The Post's editorial "The Return of Reverend Moon" (Aug. 23) presumes a great deal but says very little of substance. It casually dismisses the concerns of 40 religions and civil rights organizations and individuals about Rev. Moon's case with a stroke of the editorial pen -- in much the same way that the Supreme Court did in refusing to hear Rev. Moon's appeal.
Item: The Post claims that there was "no merit" to the claims of clergymen at a press conference (which included such diverse spokesmen as Dr. Joseph Lowery, president of the Southern Christian Leadership Conference, and Rev. Jerry Falwell of the Moral Majority) that Rev. Moon's case "was a serious and threatening infringement of First Amendment rights." I would simply ask Post readers to decide for themselves whether The Post is a better judge of these matters than groups such as the National Council of Churches, the American Civil Liberties Union, the American Baptist Churches, the Mormon Church, the Catholic League for Religious and Civil Rights, to name a few, all of which believed strongly enough in the merits of Rev. Moon's case to file amicus curiae briefs to the Supreme Court. These groups are by no means bedfellows of Rev. Moon. They were genuinely concerned about the implications that his case might have for themselves and others in the future.
Item: The Post states that Rev. Moon was convicted of "concocting . . . fraudulent evidence to show that the funds in question were actually the property of the church." This is simply not the case. Rev. Moon had no need to do any such thing because it was never disputed by the government that the funds in question came from Unification Church members. The central issue at trial was whether the use of the funds demonstrated that Rev. Moon held these funds on his own behalf or in rust for the church (as many religious leaders have historically done).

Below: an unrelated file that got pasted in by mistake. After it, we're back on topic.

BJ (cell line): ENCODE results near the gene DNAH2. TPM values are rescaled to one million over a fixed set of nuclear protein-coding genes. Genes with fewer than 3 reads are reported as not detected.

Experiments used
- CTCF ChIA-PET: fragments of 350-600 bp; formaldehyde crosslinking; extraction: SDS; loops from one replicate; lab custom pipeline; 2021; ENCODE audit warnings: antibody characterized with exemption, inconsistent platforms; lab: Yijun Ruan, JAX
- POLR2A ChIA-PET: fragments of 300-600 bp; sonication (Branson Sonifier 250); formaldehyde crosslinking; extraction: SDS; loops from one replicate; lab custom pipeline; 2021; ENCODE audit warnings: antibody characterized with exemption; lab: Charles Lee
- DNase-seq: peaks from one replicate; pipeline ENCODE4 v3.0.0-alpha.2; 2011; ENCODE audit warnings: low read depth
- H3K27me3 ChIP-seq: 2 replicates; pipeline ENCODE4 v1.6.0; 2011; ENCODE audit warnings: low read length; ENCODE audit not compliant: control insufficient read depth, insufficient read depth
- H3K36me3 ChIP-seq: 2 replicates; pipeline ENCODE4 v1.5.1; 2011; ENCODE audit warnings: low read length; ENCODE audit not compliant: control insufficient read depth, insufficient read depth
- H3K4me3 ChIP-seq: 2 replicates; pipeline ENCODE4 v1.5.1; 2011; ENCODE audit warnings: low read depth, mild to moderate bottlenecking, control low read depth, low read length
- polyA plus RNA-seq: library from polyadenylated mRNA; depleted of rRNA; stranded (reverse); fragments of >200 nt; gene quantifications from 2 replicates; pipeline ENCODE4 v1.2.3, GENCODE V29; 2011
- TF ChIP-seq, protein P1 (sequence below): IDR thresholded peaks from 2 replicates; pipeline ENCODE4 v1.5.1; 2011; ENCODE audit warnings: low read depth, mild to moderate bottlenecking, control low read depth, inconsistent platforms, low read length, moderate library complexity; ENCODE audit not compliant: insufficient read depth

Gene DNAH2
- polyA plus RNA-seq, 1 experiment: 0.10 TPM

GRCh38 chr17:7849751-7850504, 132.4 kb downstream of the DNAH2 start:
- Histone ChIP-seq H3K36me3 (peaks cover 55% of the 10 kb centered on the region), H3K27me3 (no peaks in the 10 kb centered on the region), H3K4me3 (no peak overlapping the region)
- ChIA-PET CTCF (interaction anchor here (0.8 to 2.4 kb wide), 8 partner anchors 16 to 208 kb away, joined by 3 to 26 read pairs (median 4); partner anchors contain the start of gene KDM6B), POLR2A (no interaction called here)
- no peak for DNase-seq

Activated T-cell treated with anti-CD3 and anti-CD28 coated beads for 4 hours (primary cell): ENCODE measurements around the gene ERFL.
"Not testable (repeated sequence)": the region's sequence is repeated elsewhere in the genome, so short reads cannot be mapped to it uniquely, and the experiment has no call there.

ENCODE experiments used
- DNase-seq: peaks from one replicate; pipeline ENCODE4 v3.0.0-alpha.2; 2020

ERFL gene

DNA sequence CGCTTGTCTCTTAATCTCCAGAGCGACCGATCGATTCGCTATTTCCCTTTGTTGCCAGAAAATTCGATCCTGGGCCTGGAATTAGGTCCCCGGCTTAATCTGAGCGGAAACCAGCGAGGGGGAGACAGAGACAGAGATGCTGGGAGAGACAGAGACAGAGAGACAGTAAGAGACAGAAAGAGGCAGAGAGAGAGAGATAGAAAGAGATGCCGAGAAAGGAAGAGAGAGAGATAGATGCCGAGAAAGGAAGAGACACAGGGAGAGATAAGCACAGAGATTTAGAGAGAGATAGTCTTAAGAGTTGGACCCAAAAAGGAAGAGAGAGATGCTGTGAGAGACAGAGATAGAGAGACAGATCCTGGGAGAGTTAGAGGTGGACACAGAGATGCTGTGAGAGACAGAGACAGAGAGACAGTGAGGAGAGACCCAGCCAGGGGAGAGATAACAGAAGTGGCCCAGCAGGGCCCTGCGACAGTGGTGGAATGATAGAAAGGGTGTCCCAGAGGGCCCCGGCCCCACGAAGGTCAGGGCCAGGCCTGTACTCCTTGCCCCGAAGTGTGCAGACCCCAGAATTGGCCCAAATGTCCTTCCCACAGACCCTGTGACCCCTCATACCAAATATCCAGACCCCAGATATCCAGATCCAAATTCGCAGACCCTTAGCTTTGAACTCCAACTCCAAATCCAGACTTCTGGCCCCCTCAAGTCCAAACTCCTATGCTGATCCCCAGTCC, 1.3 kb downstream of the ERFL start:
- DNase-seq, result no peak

At trial, even the government conceded that the vast majority of the disbursements from the funds in question were unquestionably for church purposes. A small amount of money was withdrawn from the fund for living expenses, and that amount was declared as income and tax was paid on it. Thus, there was never anything to cover up. It was, in fact, the government that "concocted" an excuse to go after Rev. Moon.
Finally, The Post points out that "juries are competent" to make such decisions. The fact is, Rev. Moon was convicted by a jury the vast majority of whose members had admitted harboring serious bias during the voir dire. The Post somehow presumes that our system of justice always works perfectly and that religious and racial bigotry do not exist among jurors in this country. I suggest that The Post ask the early leaders of the civil rights movement about thatone -- or perhaps the founders of the Mormon Church -- to mention just a couple.